Low-Maintenance Landscapes

(December 14, 2015 )

Simplify Your Garden with Well-Planned Plantings


There are two types of gardeners: those who relish in the process and those who just want the finished product. If your goal is to create an appealing space that you love without the countless hours of labor, a low-maintenance landscape might be for you. While no garden is absolutely maintenance free, there are plenty of ways to have a beautiful landscape with minimal upkeep. Here’s how.  

MAKE YOUR MANTRA “KEEP IT SIMPLE”
 Simplify your design with large swaths of planting or paving rather than many small components. Create a system of paths based on your habits of moving around the garden, and make the main paths wide enough to negotiate with wheelbarrows and other tools.
 Group plants together that have similar needs, and grow them in a place where those needs are met, such as full sun, part shade, dry, or damp. Before you buy any plant, learn about its soil, light, temperature, and moisture needs.
 Mulch is a low-maintenance gardener’s best friend. Organic mulch, such as shredded bark, will smother weeds, reduce your need to water by retaining soil moisture, and ultimately break down to provide nutrients to your soil. Apply three to four inches of mulch on your beds once a year. For three inches of mulch on a one-hundred-square-foot bed, you’ll need approximately nine, three-cubic-foot bags. 
 To avoid unnecessary pruning, learn the expected mature size of trees and shrubs and choose locations where there is room for them to grow to their fullest potential without restraint.

PLANT FLOWERING SHRUBS FOR COLOR AND TEXTURE
 Generally, shrubs require less care than annuals and perennials, especially if you don’t have to prune. Fortunately, with the wide choice of flowering shrubs, there’s no need to sacrifice floral interest. Create a pleasing scene with a variety of shrubs with different foliage colors and textures as well as different flowering times.

USE HARDSCAPE CREATIVELY
 Paved areas not only reduce garden maintenance, they also increase your outdoor living space. Although more expensive at the onset, once in place they are virtually cost free, needing no weeding, fertilizing, mulching, or watering (except for an occasional hosing off). Choose hardscape materials that will blend well with the materials of your house to create generously proportioned outdoor dining and living spaces.

REPLACE LAWN WITH GROUND COVERS
 Replace all or part of your lawn with an attractive, low-lying ground cover that requires little or no maintenance once established. Appropriate ground covers vary regionally, so ask the experts at your local garden store for advice. (Garden store employees will have more time to talk on a weekday.) Options include sedum, creeping thyme, daylilies, low-growing hostas, Korean lawn grass, pachysandra, lavender, ferns, and certain varieties of clover or moss.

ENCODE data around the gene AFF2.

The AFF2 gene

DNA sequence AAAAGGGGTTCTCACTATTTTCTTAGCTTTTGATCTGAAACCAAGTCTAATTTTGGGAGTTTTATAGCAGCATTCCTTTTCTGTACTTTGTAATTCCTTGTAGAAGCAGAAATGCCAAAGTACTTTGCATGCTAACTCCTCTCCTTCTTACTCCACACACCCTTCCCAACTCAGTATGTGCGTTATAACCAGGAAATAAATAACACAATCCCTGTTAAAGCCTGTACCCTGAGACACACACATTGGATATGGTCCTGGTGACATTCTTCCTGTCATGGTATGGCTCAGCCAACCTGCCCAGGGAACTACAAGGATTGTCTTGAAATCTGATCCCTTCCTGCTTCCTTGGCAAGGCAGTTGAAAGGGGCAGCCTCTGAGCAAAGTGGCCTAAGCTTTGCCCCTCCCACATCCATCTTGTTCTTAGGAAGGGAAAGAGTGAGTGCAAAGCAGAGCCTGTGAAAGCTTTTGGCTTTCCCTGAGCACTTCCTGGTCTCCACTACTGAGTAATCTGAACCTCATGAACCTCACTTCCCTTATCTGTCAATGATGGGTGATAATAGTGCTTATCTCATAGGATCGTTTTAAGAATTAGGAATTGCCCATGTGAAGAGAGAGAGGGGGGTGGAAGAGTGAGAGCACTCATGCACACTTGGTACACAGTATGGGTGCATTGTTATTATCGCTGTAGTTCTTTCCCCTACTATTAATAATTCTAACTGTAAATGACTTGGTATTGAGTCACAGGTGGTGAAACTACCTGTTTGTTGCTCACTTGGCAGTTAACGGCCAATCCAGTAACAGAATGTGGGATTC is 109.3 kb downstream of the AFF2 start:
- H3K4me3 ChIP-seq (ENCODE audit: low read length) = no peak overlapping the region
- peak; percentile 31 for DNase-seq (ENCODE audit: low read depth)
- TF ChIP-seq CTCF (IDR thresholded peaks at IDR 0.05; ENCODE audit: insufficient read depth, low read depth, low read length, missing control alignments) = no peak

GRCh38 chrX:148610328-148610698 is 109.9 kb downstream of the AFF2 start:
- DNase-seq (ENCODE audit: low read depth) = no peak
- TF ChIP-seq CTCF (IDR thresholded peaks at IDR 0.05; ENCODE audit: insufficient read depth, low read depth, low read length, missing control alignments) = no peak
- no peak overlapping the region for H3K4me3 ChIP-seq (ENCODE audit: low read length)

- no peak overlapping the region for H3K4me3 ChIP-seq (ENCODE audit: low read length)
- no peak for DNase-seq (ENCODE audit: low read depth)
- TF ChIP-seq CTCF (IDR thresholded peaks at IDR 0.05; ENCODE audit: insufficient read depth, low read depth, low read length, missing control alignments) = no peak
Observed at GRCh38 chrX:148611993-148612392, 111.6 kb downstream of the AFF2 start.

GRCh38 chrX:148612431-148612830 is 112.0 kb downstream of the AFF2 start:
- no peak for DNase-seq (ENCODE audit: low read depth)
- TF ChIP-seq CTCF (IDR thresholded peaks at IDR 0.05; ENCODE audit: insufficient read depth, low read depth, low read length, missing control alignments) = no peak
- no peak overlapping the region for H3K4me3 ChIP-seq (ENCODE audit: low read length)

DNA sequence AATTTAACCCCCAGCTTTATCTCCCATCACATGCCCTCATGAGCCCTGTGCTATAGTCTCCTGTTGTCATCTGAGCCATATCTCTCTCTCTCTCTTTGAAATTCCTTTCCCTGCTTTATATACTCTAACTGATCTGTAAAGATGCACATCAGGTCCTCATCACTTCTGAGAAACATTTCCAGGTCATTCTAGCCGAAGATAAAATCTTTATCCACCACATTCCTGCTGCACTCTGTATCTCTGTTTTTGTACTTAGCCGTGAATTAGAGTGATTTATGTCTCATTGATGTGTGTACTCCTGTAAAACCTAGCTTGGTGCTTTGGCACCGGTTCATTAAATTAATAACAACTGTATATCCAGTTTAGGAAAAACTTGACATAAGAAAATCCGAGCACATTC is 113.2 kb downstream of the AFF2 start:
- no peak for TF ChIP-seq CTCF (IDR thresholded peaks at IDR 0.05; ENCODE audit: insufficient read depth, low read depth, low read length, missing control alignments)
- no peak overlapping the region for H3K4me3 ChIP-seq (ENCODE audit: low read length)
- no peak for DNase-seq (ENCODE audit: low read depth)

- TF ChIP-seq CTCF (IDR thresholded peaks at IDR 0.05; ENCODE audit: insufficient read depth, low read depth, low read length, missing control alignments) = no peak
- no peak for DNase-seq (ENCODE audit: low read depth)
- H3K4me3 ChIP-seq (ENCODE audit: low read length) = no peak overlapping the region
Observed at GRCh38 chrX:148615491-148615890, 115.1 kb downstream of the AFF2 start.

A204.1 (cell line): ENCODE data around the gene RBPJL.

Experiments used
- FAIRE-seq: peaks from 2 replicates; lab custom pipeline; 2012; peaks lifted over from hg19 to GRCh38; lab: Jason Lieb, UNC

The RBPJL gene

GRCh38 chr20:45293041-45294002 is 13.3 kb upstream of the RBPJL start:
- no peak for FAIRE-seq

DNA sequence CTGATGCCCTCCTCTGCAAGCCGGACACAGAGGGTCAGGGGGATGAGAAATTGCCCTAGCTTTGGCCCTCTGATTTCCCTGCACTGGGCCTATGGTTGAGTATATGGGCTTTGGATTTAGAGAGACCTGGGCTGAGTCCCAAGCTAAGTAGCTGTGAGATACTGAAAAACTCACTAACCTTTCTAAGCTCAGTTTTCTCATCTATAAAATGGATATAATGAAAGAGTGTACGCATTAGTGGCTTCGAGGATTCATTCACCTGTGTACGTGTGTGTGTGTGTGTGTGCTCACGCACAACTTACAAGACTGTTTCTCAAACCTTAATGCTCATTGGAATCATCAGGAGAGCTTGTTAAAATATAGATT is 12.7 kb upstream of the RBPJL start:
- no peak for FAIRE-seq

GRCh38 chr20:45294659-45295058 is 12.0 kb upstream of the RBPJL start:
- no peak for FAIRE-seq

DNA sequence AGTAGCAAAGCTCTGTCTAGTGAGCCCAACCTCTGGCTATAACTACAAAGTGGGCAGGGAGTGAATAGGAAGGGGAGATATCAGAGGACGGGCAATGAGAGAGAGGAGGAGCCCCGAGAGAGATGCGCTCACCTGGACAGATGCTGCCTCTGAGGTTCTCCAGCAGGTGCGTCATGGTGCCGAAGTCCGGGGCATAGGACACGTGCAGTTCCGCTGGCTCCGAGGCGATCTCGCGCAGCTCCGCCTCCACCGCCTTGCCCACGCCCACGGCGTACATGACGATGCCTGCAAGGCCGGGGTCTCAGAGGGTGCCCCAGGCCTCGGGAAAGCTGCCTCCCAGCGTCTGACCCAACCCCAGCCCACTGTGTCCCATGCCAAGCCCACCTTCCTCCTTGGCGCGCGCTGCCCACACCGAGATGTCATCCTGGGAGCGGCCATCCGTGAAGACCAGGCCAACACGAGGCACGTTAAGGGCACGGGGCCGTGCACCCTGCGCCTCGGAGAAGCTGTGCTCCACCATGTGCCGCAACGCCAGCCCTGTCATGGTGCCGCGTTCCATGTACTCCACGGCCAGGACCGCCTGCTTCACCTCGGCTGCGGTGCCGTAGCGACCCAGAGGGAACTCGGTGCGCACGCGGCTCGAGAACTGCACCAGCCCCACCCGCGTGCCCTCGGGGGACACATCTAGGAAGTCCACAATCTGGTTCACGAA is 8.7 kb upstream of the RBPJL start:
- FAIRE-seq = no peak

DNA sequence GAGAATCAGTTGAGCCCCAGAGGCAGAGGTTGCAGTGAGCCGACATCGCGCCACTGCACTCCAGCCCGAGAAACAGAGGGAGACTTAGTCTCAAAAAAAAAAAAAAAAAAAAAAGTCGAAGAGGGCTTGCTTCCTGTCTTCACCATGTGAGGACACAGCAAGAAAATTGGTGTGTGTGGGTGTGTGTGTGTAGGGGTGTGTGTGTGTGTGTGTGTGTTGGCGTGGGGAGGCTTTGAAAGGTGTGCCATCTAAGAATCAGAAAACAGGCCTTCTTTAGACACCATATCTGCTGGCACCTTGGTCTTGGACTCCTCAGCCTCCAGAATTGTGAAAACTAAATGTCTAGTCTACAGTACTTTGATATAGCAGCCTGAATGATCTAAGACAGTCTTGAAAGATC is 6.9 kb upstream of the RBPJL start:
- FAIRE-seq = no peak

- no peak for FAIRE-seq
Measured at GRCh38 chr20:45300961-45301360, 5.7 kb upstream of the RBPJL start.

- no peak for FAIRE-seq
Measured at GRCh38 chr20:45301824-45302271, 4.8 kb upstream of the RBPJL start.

DESIGN LAWN AREAS TO MAKE THEM EASIER TO MAINTAIN
 There may be places in a garden where only a lawn will do. In those situations, design the lawn to make it as easy to care for as possible. Instead of planting the lawn right up against walls or fences, install a hard-surface border at ground level to accommodate the mower wheel. That will save having to go back with hand clippers or a weed eater to trim the grass along the edge.
 Trees planted in lawns are obstacles to lawn care as they drop leaves and block the line of mowing. If you want (or already have) trees and shrubs planted in your lawn, create large mulched islands around them rather than the typical one-foot radius of mounded bark. (Use thick layers of newspaper under the mulch to keep the grass from growing through.) Group together several shrubs or trees growing nearby into one large mulched bed rather than creating separate islands for each.  

PLANT EASY PERENNIALS AND ANNUALS 
 If you must have perennials, opt for easy-care types such as daylilies, coreopsis, fringed bleeding heart (Dicentra eximia), Hen and Chicks (Sempervivum), stonecrop (Sedum spectabile ‘Autumn Joy’ is a popular hybrid), English lavender, and lamb’s ears. Valuable self-care annuals include impatiens, wax begonia, and ageratum, which prefer semi-shade in all but very cool climates; and the sun worshippers such as cosmos, petunias, celosia, annual salvia, dusty miller, zinnia, marigold, and New Guinea impatiens.
With a little thought and planning, you can have a beautiful, easy-care landscape that leaves you plenty of time to relax and enjoy your piece of paradise. 

WRITTEN BY CATRIONA TUDOR ERLER
Photography provided by ©iStockphoto.com/Martin Wahlborg

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